Which experts make the best decisions?
Who makes the most accurate decisions in expert groups?
- Experts don't always agree with each other on their predictions or diagnoses.
- Research has identified a method for predicting which experts will make the most accurate predictions/diagnoses.
- Sample predictions could be anything with substantial consequences, for example, interpretations of medical charts, meteorological forecasts or political outcomes.
“Providing that at least half of all decisions made within the group are correct—which is typically the case in expert groups—and that each person has made about 20 yes/no decisions, this method has proved to work very well,” - Max Wolf.
- The statistical method recommended by research does not take into account past or present decisions from experts when identifying the best decision-makers.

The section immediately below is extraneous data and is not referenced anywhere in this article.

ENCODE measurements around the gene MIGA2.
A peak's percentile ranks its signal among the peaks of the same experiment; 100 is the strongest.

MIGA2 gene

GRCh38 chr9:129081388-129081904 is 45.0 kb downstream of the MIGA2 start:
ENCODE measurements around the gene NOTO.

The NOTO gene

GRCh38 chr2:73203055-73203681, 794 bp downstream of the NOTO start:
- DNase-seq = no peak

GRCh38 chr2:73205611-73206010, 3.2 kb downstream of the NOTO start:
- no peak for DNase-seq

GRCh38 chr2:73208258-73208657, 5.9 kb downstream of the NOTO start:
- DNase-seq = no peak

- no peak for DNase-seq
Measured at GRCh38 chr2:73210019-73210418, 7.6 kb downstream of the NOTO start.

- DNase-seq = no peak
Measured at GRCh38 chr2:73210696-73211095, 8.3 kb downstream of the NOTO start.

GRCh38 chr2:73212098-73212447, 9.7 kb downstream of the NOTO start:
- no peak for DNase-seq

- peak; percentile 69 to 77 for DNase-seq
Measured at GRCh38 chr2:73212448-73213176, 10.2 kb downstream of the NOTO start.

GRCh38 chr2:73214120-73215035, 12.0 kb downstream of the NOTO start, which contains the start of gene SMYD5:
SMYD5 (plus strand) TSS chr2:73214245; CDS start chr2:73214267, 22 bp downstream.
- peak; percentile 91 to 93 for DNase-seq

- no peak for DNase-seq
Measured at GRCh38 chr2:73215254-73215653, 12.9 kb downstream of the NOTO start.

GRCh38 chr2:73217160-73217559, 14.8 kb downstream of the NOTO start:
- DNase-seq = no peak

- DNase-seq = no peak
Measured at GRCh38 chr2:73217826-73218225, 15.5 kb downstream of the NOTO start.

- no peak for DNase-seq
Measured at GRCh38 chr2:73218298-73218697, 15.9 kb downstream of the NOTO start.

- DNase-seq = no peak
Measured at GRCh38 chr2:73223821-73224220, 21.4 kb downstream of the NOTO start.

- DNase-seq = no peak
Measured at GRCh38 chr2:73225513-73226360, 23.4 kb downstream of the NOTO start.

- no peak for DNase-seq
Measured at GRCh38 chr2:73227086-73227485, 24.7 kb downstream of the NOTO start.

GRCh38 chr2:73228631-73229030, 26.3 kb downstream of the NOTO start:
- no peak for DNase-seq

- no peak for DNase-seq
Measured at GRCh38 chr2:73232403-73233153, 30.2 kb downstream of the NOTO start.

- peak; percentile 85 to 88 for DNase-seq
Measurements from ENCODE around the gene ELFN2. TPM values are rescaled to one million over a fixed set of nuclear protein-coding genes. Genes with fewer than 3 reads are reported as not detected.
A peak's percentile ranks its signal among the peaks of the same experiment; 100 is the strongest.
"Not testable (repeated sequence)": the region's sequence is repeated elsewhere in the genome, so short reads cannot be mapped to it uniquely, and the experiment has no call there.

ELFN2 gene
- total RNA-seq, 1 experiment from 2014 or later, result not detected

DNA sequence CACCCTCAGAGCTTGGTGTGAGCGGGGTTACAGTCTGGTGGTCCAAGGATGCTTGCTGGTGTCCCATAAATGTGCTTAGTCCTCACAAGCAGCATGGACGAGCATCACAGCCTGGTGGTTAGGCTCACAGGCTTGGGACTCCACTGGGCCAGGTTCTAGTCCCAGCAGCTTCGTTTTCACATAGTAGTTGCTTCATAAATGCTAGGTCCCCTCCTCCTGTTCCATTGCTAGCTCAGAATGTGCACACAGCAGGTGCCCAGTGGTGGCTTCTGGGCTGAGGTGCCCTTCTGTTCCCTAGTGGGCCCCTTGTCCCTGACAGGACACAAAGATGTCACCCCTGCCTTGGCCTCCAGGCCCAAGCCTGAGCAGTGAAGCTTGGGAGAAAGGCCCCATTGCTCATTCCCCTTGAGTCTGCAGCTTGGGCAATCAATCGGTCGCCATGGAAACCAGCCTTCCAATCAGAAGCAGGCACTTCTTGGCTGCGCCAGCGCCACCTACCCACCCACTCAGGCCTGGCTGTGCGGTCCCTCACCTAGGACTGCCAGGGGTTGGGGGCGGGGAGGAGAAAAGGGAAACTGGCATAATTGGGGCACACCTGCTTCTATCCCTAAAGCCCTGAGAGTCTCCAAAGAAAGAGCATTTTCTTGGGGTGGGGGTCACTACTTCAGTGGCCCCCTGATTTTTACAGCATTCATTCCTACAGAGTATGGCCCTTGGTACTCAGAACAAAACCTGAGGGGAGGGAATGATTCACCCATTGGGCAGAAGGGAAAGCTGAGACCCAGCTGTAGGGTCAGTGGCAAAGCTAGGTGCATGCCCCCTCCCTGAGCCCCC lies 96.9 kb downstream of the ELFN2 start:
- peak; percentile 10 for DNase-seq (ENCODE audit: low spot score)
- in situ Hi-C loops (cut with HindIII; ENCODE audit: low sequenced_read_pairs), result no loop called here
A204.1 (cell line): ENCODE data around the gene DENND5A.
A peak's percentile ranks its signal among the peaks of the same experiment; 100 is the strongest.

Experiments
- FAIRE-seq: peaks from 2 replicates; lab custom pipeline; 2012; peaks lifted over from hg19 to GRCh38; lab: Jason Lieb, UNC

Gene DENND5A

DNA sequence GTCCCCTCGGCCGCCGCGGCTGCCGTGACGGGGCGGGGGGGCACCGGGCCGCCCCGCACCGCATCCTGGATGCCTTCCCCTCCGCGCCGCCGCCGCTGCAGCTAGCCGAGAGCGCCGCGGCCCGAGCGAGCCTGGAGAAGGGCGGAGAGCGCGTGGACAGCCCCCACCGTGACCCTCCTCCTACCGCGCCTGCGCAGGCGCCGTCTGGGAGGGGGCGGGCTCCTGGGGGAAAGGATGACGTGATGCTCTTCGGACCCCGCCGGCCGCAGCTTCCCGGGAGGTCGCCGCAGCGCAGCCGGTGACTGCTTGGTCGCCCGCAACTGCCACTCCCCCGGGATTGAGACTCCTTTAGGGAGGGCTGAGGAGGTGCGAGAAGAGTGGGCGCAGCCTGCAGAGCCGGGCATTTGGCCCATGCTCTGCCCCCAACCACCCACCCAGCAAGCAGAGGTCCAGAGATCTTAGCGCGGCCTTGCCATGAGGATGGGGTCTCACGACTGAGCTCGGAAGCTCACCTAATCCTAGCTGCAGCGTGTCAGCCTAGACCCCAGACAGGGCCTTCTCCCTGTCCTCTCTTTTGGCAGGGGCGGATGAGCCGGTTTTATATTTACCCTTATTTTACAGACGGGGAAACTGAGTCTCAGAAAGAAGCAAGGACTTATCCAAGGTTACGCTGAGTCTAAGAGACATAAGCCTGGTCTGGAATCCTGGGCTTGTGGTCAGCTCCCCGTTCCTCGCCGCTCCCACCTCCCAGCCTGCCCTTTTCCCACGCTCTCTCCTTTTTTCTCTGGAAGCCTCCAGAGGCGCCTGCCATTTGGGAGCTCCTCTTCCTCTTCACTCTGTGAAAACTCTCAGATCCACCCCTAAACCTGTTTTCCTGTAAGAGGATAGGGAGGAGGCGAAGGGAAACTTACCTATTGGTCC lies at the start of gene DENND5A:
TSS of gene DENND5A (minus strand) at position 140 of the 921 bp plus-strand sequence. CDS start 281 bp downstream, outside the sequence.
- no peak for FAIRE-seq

“It has been shown time and again that experts who are good in their field are good in a similar way, whereas poor performers are bad in very different ways. Working on the basis of this observation, we developed this new method and tested it in various areas” - Ralf Kurvers.
- The new methodology is based on a single assumption: The decision makers who make decisions that more closely match the decisions made by the majority of the group, are the ones who make the most accurate decisions.
“We believe that the relationship between similarity and accuracy of decisions can be an effective tool for practice. The method can be used to improve collective and individual decision-making processes in medical diagnostics, environmental risk analyses, and the business world,” - Stefan Herzog.